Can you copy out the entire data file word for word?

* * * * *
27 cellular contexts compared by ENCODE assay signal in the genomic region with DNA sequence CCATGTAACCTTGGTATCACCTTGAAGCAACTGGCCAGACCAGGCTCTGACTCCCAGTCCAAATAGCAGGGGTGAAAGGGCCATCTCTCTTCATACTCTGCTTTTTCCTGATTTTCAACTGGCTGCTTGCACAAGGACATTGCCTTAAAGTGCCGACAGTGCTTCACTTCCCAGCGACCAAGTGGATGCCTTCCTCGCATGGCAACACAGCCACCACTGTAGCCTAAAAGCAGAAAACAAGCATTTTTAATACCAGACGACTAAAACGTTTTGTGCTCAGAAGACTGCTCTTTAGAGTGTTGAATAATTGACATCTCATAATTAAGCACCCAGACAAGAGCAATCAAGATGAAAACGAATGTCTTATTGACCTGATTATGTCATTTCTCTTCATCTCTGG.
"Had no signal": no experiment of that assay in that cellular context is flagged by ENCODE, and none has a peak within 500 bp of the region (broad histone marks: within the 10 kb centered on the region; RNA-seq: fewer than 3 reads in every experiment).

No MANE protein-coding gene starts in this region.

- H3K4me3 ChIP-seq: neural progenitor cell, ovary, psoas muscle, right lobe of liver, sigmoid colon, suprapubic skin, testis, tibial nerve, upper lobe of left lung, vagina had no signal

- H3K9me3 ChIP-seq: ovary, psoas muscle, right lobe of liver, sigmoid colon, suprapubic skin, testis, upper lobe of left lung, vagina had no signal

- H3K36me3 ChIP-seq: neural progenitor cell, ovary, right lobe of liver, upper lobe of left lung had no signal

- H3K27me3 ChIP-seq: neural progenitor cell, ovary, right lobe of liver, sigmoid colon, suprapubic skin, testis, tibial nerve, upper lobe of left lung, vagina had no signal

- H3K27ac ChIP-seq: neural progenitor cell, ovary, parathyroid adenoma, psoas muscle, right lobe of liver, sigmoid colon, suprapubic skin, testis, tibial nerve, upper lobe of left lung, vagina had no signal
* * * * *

27 cellular contexts compared by ENCODE assay signal in the genomic region with DNA sequence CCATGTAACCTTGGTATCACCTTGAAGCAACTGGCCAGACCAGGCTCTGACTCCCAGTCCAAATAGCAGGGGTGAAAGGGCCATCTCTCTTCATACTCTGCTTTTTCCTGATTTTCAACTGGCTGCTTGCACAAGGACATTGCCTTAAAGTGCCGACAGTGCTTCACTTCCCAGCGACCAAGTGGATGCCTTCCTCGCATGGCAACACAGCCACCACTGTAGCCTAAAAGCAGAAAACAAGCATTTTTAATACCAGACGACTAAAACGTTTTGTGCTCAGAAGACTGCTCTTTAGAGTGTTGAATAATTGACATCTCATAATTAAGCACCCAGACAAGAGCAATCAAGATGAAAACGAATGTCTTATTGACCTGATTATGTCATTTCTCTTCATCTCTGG.
"Had no signal": no experiment of that assay in that cellular context is flagged by ENCODE, and none has a peak within 500 bp of the region (broad histone marks: within the 10 kb centered on the region; RNA-seq: fewer than 3 reads in every experiment).

No MANE protein-coding gene starts in this region.

- H3K4me3 ChIP-seq: neural progenitor cell, ovary, psoas muscle, right lobe of liver, sigmoid colon, suprapubic skin, testis, tibial nerve, upper lobe of left lung, vagina had no signal

- H3K9me3 ChIP-seq: ovary, psoas muscle, right lobe of liver, sigmoid colon, suprapubic skin, testis, upper lobe of left lung, vagina had no signal

- H3K36me3 ChIP-seq: neural progenitor cell, ovary, right lobe of liver, upper lobe of left lung had no signal

- H3K27me3 ChIP-seq: neural progenitor cell, ovary, right lobe of liver, sigmoid colon, suprapubic skin, testis, tibial nerve, upper lobe of left lung, vagina had no signal

- H3K27ac ChIP-seq: neural progenitor cell, ovary, parathyroid adenoma, psoas muscle, right lobe of liver, sigmoid colon, suprapubic skin, testis, tibial nerve, upper lobe of left lung, vagina had no signal